The visa is the big thorn in my side. While we were in the states getting the visa, the Consulate said we could easily extend our visa by requesting on once you arrived in French Polynesia (this was similar to what we had read in other peoples cruising journals from a couple years ago). So like little diligent people we wrote out our request and asked for only a one-month extension (by the time we were in Nuka Hiva we heard extensions were hard to get). We checked at the American Express address we gave them in Tahiti and there was no reply letter. We then went to at least five different locations in town (all based on the previous officials directions) to try and find the person we could talk to. We finally found him and they said they have been denying them since 2002 .. hmmm too bad they didn’t tell the LA office!! The only chance for an extension was to either have medical or boat problems (no thanks; although my body had other ideas) or to leave the country and reset the clock (at a cost of five to eight hundred dollars each plus expenses).
The next day we went and checked in, at least here the offices you need to visit are all in the same building next to the visitor’s center (which provided us maps to make our way around town). We then spent the rest of the morning trying to track down our visa extension (see above). Lunch was interesting, you can get anything you want ON a baguette, chow main, hamburger with French fries, chicken with French fries, salads, even the occasional normal looking ham and cheese. We settled on grilled hamburger and cheese sandwich, and finally took the load off our feet. We followed that up with an Internet chaser, finally finding a place that has I/O ports so that we could copy email and answer them on the boat, and update the web site. Fast access, English keyboards.. we were in heaven, sad yes!! It has been so hard not be able to share our experiences and get updates from friends. Most people (95%) have email access on board (via the Ham radio) I think we’ll look into it while we are in New Zealand. Not only will we be able to keep in better contact, but also provide important weather data not available via weather fax. They also allow people to access our last reported location automatically on the web, along with actual weather reports of boats in your general area. The modems are about $750 and it looks like I might have to get a new radio (mine’s not fast enough) so it could be a $2000 undertaking. Yikes!!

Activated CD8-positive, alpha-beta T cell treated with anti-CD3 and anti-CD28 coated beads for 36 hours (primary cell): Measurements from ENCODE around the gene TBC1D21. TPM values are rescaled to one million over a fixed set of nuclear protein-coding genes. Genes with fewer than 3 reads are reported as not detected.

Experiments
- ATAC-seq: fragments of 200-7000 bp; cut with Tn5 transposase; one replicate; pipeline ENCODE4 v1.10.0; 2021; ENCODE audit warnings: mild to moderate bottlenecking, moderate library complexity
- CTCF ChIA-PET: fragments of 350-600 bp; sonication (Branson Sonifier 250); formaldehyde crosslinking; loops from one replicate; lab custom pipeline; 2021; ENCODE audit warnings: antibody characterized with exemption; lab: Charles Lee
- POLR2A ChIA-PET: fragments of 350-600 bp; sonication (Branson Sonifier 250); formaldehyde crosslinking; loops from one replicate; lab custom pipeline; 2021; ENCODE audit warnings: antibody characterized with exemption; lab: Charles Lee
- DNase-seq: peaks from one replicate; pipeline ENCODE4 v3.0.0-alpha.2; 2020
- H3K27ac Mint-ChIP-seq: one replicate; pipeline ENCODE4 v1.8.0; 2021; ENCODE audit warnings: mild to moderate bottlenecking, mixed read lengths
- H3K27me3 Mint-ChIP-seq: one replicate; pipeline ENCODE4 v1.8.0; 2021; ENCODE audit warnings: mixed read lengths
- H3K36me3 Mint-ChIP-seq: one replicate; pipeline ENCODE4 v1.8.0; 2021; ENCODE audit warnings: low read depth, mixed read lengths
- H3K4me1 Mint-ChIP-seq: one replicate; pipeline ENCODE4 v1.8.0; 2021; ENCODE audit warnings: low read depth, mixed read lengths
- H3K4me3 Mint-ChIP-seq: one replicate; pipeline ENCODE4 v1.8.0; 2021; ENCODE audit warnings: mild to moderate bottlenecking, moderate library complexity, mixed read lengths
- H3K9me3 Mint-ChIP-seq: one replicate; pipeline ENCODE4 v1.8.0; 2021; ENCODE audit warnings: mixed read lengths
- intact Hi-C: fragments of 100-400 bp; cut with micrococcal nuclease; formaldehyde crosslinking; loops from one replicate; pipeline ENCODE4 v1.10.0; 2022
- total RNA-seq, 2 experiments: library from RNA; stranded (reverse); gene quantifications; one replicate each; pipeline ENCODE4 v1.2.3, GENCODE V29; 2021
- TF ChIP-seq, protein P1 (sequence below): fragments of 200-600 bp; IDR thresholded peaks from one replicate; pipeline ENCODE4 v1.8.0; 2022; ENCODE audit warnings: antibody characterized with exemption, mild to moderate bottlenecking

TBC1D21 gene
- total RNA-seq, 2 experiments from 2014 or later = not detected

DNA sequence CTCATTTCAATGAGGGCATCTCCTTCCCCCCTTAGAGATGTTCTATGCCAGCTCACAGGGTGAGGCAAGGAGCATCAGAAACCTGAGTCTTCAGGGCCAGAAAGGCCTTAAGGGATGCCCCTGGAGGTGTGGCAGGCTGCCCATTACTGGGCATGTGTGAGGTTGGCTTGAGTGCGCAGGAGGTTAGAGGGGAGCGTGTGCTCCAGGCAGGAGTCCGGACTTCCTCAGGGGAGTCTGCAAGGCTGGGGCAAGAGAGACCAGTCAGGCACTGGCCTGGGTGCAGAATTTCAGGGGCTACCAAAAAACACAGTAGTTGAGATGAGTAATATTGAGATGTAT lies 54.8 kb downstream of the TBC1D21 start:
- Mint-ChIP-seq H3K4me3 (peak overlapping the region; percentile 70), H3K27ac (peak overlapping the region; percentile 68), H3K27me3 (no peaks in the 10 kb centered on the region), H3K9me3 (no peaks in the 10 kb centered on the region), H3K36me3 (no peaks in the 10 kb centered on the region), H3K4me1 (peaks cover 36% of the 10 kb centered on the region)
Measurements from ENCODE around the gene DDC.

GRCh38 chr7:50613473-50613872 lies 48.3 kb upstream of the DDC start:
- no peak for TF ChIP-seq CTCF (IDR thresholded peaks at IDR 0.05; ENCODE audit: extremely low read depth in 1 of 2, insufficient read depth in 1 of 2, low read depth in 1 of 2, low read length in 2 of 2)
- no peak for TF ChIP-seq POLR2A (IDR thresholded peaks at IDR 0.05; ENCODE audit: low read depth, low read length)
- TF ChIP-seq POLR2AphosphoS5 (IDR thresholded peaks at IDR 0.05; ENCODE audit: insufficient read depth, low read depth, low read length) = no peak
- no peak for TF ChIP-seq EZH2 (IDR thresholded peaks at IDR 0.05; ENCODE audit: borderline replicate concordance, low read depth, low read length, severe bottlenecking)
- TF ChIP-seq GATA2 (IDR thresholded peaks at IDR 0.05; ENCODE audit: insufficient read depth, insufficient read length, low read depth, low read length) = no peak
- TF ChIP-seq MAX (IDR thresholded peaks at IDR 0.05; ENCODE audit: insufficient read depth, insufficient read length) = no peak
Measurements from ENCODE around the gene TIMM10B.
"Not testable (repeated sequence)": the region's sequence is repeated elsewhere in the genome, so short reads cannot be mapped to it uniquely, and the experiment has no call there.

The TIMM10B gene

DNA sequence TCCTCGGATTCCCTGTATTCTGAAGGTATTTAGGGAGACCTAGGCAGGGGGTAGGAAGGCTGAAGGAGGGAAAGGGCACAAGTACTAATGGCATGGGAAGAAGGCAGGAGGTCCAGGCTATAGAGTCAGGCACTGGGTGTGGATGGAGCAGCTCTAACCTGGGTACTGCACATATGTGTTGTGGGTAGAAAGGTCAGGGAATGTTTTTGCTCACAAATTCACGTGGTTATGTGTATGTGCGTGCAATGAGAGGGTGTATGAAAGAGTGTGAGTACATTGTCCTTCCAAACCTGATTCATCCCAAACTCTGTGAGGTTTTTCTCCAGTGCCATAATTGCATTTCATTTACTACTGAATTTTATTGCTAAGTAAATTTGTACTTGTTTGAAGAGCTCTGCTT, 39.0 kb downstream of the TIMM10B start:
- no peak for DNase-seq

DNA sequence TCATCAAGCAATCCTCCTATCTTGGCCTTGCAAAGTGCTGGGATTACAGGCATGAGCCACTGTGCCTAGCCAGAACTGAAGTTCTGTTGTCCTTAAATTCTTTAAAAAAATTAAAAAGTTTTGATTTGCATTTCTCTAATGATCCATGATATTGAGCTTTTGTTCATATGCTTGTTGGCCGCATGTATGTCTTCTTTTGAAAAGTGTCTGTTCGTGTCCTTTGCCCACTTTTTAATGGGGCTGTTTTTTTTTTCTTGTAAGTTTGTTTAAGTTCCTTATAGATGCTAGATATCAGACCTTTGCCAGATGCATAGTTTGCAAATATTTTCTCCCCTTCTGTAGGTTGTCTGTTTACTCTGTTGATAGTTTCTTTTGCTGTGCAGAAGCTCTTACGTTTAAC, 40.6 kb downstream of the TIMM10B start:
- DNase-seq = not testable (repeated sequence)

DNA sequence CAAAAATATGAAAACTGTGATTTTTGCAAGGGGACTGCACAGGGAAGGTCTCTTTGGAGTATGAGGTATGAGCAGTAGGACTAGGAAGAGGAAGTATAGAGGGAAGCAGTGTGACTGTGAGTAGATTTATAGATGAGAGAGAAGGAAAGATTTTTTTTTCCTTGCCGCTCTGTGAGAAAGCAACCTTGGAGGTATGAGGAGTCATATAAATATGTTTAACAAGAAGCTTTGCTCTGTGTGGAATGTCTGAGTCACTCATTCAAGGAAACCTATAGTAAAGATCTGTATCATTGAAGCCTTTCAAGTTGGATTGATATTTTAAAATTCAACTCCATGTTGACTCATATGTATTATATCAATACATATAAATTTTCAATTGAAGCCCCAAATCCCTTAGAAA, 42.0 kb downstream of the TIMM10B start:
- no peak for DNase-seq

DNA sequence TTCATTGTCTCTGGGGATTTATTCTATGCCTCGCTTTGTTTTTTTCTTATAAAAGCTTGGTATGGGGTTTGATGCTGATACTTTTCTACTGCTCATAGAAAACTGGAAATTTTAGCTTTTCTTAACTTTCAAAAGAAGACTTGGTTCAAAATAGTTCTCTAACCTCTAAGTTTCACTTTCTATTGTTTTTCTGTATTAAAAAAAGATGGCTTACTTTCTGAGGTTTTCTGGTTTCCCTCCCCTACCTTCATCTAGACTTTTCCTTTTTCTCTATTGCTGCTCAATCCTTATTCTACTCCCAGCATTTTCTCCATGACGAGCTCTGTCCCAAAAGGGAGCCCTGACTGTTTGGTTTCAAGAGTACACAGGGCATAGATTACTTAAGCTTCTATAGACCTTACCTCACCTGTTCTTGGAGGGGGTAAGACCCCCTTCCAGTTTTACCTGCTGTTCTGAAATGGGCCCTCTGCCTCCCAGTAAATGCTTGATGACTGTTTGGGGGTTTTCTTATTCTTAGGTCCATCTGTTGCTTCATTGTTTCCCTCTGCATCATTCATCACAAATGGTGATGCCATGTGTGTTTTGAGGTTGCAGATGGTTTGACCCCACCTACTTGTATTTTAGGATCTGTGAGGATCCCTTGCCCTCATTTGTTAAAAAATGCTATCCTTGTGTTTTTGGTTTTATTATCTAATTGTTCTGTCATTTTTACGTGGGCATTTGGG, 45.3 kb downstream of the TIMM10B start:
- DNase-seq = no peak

We also did a little city exploring of our own; we went to the two-story Billabong store, I was looking for a Billabong Tahiti shirt, KT bought a hat. We are probably the only boat that could have our boat name on ANYTHING; clothing, key chains, wallets, backpacks, stickers, sunglasses, or playing cards. We checked out the municipal market that sells fruits, vegetables and local crafts including black pearls. KT had the pearl we got from the pearl farm in Fakarava mounted in white gold for a necklace, along with some other pearls that were drilled for necklaces as well. We also went to the HUGE grocery store right by the harbor, where you could actually bring the carts back to the dingy dock. We stocked up on some essentials for the next couple of days and stared longingly at the vast array of vegetables in the produce section. I think a woman thought I was having a seizure, as I stood in the same spot staring in awe with my mouth wide open for at least two solid minutes. That night we did up the town, and spent some serious time at a brewery that sold AMBER beer. You have no idea how good it tasted, but it must have been fantastic because we paid $24 a pitcher. After that bar closed we went to another small hole in the wall where three bar fights broke out in about fifteen minutes. Ian, a NZ bloke here to go boat to boat to advertise marinas and services in Wangerea NZ, was our local guide trying desperately to keep us out of trouble. We finally caught a bus back home at around three in the morning, and had to jump the marina gates to get back to our dinghies. For some reason we ended up on Waking Dream until about 4:30.. UGGGHHH!! The next day was a VERY slow day to say the least. We had to get up at seven AM to drop off the laundry; KT was ecstatic to have someone else do the work, it was her treat to herself. We lazed around the rest of the night and turned in early, only to be awoken at 3:00 am by a HUGE blow.